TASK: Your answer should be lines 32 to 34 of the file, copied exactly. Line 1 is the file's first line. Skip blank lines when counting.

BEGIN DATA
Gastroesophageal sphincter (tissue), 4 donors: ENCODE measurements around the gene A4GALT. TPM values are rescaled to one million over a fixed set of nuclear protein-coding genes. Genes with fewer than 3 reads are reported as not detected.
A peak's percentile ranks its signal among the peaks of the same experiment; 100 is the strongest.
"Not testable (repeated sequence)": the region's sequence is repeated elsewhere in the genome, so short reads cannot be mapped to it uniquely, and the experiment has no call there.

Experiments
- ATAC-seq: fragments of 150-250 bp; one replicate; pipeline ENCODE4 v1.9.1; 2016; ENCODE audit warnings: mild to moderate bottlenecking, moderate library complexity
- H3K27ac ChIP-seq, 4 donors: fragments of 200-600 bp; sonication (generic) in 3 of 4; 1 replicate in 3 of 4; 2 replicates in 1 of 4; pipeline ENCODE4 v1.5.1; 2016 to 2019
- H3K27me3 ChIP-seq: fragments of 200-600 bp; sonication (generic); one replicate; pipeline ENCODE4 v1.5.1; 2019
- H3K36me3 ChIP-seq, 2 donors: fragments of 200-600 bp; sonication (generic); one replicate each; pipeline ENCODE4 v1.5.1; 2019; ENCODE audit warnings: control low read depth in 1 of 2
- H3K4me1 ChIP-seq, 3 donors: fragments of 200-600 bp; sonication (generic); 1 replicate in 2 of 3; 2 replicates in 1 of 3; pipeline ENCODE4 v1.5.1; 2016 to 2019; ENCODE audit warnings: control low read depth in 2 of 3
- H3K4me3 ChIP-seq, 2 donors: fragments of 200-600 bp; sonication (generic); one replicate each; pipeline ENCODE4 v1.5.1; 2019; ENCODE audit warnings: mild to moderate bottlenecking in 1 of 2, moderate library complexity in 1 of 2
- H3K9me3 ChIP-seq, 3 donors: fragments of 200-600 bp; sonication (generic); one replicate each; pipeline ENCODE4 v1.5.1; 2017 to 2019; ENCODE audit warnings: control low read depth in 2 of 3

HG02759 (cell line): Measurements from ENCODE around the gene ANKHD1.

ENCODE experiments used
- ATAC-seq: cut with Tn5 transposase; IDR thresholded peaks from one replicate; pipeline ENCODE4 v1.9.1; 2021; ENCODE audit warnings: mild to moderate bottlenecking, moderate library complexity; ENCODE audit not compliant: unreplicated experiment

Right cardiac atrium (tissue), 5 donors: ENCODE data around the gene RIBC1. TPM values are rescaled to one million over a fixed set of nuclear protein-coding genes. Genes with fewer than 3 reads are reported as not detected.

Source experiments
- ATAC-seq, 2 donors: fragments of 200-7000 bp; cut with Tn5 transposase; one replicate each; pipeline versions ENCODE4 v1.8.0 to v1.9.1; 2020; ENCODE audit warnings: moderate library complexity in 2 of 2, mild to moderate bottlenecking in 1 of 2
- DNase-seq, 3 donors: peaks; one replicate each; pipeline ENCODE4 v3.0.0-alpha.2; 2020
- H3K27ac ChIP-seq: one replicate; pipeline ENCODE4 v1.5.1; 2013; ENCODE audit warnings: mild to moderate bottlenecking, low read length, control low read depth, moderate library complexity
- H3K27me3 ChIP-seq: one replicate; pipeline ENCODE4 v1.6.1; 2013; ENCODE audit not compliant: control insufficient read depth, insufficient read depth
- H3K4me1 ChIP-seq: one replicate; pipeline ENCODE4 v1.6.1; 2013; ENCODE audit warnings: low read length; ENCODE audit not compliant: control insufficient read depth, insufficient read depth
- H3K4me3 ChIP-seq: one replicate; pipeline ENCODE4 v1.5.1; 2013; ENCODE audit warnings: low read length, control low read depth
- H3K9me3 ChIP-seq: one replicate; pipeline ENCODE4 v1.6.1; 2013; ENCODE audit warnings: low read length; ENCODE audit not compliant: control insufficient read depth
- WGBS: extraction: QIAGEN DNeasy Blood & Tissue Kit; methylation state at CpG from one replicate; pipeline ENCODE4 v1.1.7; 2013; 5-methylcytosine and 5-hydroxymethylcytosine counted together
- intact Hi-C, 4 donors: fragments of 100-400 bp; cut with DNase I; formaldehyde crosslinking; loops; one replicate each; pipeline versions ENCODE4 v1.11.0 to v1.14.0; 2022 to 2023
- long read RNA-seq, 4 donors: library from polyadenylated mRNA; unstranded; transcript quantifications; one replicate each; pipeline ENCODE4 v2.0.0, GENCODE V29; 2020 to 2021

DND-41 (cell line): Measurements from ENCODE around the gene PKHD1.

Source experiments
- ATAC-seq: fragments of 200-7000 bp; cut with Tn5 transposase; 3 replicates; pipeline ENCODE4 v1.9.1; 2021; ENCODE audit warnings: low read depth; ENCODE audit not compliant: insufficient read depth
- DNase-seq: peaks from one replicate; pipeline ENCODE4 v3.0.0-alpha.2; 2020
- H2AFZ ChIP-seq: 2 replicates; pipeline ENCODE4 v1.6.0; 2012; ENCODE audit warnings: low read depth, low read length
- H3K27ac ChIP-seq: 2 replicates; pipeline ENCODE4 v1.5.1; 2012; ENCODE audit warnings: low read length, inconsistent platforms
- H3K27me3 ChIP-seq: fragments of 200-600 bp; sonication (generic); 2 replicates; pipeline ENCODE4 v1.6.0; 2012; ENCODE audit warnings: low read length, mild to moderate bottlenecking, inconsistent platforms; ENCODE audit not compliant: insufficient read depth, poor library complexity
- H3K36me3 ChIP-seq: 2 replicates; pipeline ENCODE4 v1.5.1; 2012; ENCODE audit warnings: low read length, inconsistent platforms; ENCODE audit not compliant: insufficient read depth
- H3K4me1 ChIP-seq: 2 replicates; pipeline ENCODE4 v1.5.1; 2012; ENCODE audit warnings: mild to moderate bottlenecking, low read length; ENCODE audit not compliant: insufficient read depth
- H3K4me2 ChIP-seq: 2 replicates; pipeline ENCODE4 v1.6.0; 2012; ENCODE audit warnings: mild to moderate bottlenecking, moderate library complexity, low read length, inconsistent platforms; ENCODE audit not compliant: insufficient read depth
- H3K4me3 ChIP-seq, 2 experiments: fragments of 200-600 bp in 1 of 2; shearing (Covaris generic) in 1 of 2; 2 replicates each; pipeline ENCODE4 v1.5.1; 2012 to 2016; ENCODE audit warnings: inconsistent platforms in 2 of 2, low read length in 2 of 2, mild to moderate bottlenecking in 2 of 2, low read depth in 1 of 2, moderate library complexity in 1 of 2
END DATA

- H3K27ac ChIP-seq: 2 replicates; pipeline ENCODE4 v1.5.1; 2012; ENCODE audit warnings: low read length, inconsistent platforms
- H3K27me3 ChIP-seq: fragments of 200-600 bp; sonication (generic); 2 replicates; pipeline ENCODE4 v1.6.0; 2012; ENCODE audit warnings: low read length, mild to moderate bottlenecking, inconsistent platforms; ENCODE audit not compliant: insufficient read depth, poor library complexity
- H3K36me3 ChIP-seq: 2 replicates; pipeline ENCODE4 v1.5.1; 2012; ENCODE audit warnings: low read length, inconsistent platforms; ENCODE audit not compliant: insufficient read depth